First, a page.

Your resume is an integral part of your business school application. It is a summary of your work and volunteer experience, as well as your education.
Your MBA resume is also usually the first thing the admissions committee will look at, and serves as an introduction to you; so it’s imperative to make a lasting, positive impression.
Follow these 13 rules to create a resume that will give the adcom the best first impression of you possible:
1. Unless you have more than 10 years of work experience, keep your resume to one page.
The vast majority of top-tier business schools prefer one-page resumes. The only exceptions to this rule are having more than 10 years of work experience, or a major accomplishment that requires more space. Otherwise, do as the admissions committees prefer, and keep it to one page.
2. Make your qualifications summary the first thing on your resume.
This is the first thing the admissions officer will read and should highlight your most notable and remarkable experiences and accomplishments. Be sure that this summary is written in an easy to read format, like bullet points or by using bold text. This will draw your reader’s attention to your qualifications and achievements and make them want to learn more about you.
Things to include in your summary:
- A brief personal and/or career record. For example, receiving more than the expected number of promotions in a given time period.
- Highlights of your accomplishments. This may include a project that you initiated and successfully led.
- Things in your past that relate to the program you’re applying to. You can include anything that will set you apart from others applying for the same program.
3. Emphasize your achievements, not your responsibilities.
Don’t use up space repeating your job title as a responsibility. Analysts analyze and consultants consult. There is no reason to repeat this. Your resume will be much more impressive when you talk about what you achieved in your position.
4. Quantify the effect you’ve had on the businesses you’ve worked for, and be specific.
Incorporate information detailing how much or by how many you changed something. By what percentage did you increase sales? How many people did you supervise? Don’t say that you led a team, but let the admissions committee know that you were in charge of a 10-person team that increased sales by 30% in three months.
5. Emphasize your most recent experience.
You want to give your current position the most space. Remember that you want to keep your entire resume to one page, so keep your information to around four bulleted achievements. If your most recent position is relatively new, emphasize the achievements from the previous one. Hopefully you won’t have to go back more than one year to do this.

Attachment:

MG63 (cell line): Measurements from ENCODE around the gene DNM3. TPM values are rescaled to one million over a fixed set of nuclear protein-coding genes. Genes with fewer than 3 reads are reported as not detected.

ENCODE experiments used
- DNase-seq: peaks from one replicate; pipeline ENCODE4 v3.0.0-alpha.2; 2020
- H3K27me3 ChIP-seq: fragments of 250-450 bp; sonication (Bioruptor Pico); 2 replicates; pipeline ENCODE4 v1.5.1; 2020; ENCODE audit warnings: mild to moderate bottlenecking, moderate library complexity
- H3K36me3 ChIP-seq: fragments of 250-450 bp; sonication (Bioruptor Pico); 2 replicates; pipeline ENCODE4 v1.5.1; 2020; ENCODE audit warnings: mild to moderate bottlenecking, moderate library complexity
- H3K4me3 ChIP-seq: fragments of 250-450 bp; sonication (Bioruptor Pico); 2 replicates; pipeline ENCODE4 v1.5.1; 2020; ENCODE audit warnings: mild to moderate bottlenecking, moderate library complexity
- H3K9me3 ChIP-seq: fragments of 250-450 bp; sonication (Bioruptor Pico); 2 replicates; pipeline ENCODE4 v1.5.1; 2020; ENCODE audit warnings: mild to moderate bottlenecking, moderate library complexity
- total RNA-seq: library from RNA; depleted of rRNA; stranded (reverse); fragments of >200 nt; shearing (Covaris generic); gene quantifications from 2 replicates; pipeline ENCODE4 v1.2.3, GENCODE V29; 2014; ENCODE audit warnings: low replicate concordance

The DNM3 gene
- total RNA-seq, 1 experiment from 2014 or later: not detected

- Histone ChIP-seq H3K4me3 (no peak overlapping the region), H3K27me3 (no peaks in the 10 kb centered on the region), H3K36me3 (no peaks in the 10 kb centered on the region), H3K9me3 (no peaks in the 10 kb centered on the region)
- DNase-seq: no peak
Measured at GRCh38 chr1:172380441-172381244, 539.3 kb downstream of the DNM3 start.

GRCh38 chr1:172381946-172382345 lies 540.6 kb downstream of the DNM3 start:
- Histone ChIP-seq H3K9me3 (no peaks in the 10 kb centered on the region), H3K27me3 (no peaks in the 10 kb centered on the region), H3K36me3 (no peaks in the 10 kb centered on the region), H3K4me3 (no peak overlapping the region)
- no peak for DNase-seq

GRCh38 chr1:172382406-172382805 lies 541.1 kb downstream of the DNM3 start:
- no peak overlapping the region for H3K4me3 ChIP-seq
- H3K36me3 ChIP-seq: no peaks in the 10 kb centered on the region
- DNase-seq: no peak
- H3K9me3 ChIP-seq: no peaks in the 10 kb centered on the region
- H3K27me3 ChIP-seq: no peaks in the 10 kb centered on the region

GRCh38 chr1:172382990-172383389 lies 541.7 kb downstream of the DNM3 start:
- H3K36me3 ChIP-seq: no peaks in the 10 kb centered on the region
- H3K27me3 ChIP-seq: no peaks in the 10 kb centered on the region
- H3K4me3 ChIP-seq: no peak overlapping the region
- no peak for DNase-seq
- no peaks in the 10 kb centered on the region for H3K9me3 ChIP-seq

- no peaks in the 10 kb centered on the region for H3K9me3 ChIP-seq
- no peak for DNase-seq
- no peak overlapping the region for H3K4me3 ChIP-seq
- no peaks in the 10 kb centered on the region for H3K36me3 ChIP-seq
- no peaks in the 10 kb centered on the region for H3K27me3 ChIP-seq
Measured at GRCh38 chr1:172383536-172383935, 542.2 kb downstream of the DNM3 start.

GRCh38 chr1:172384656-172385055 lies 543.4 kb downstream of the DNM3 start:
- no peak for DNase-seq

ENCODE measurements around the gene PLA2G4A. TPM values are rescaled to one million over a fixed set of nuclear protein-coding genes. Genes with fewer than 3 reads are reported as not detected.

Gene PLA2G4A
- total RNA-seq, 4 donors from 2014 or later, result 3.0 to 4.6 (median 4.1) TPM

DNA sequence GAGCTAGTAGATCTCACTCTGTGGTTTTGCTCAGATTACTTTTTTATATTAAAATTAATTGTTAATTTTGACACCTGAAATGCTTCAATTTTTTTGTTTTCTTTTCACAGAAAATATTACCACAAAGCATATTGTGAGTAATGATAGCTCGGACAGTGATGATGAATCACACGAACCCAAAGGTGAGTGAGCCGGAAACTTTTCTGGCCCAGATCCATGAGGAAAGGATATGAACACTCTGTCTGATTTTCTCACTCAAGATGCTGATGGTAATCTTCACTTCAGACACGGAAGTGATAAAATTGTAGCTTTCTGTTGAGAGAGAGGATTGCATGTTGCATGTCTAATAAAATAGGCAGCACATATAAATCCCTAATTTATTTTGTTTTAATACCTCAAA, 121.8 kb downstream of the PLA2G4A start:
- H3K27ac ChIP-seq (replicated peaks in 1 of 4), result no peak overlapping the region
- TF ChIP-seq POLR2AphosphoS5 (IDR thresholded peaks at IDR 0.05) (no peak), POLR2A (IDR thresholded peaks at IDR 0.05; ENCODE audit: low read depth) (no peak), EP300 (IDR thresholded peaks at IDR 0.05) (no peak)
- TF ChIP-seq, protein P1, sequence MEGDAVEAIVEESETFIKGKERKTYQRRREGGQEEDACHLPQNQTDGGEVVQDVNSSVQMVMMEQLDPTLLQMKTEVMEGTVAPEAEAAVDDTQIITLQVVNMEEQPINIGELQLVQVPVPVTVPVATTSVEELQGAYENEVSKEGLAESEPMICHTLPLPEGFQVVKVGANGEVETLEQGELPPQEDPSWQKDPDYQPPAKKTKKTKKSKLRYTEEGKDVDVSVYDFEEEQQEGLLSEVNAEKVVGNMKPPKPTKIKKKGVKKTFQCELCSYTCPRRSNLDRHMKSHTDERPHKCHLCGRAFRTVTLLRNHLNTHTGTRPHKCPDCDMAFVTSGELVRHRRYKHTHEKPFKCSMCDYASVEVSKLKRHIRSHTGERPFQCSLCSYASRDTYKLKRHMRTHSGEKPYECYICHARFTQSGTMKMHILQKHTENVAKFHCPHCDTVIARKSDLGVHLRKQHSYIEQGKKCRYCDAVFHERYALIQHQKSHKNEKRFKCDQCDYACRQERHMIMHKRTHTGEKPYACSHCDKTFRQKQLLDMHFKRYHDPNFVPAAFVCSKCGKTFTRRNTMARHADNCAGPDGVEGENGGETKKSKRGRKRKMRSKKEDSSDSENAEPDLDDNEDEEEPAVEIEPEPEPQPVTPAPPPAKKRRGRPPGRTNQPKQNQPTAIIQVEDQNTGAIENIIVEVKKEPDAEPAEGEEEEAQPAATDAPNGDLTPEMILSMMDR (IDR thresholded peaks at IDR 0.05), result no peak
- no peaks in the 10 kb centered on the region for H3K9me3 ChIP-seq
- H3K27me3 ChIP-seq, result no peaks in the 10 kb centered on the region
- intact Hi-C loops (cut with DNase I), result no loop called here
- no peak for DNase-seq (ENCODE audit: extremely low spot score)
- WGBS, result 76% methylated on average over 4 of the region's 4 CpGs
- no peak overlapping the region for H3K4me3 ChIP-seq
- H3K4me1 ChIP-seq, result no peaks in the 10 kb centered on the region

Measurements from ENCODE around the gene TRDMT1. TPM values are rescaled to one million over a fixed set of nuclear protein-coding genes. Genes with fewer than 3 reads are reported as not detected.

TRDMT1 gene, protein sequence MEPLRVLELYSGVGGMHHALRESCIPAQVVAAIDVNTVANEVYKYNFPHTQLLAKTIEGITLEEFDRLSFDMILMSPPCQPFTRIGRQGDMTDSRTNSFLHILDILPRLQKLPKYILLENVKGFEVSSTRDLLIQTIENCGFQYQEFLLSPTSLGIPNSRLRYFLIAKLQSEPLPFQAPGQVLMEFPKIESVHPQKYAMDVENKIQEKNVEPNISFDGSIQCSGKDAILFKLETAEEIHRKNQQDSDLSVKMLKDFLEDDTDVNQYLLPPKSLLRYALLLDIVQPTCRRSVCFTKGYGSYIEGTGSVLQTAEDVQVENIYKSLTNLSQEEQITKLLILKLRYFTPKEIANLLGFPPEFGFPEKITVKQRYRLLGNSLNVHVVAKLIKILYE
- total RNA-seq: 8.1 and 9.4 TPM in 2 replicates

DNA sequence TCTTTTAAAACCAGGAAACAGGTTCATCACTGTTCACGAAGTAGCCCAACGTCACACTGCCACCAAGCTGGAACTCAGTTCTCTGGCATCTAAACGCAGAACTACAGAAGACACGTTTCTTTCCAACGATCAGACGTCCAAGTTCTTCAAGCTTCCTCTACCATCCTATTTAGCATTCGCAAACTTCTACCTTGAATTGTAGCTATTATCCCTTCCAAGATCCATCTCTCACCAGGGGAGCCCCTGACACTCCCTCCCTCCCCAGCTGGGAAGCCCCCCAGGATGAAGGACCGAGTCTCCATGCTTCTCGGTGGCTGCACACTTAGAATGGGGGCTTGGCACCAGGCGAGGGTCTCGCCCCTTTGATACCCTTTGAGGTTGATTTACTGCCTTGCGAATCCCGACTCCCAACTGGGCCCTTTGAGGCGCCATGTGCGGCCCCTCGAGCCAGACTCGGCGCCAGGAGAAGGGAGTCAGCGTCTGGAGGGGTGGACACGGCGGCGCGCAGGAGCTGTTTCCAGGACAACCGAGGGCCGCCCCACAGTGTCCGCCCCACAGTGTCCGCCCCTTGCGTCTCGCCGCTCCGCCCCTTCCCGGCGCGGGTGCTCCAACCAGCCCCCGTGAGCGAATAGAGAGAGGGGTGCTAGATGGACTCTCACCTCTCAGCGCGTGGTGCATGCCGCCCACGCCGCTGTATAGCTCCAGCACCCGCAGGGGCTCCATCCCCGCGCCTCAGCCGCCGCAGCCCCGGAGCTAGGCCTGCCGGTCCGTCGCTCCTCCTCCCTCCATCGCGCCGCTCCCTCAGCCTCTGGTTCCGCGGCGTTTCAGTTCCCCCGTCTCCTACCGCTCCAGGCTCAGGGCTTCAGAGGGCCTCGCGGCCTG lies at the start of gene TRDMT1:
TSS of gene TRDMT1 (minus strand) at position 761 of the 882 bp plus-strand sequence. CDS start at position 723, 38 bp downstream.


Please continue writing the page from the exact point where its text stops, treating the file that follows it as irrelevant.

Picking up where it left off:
6. List the company name and dates of employment.
If you had promotions while at a given job, list these as bullet points under the company. Listing each one as a separate job detracts from the impact receiving promotions should get.
7. Stress leadership whenever you can.
Leadership is usually thought of as being in charge of a project. It can also manifest itself by being able to get others to work on a project that’s important to you. Think of the different ways that you exhibited leadership in each of your positions. Try to express your leadership in ways that benefit the company you worked for.
8. Leave high school in the past.
Unless you won an important award or had an exceptional achievement, don’t take up important space with high school activities.
9. Put work experience, and then educational information.
If you have more than two years of work experience, this should go before your education. There is no need to include your academic stats, as they are already on your application.
10. Use verbs to start every bullet point.
Verbs make you think of action and doing things. Use verbs like assist, support, provide, or contribute whenever possible.
11. Make your resume easy to read.
Sophistication is the key. This is not the place to show your individuality or personality. A traditional font, with a font size of 10-point or larger will be appreciated by the admissions committee.
12. Incorporate things that will set you apart.
Include awards, publications, professional licenses and organizations, and volunteer positions. Remember that your space is limited, so include only the most impressive ones.
13. Proofreading and editing are important.
Misspelled words and grammatical errors are definite no-nos. Don’t count on spell check to find your errors; after you have proofread and corrected your resume, ask a friend or
professional proofreader to review your resume. They may find mistakes that you missed.
Do you need help making your resume the one the admissions committee will remember? Learn more about how Accepted can help you write an outstanding resume by checking out their MBA resume Package.
Linda Abraham is the founder of Accepted, the premier admissions consultancy. She has coached MBA applicants to acceptance for over 20 years. The Wall Street Journal, U.S. News, and Poets&Quants are among the media outlets that seek her admissions expertise.
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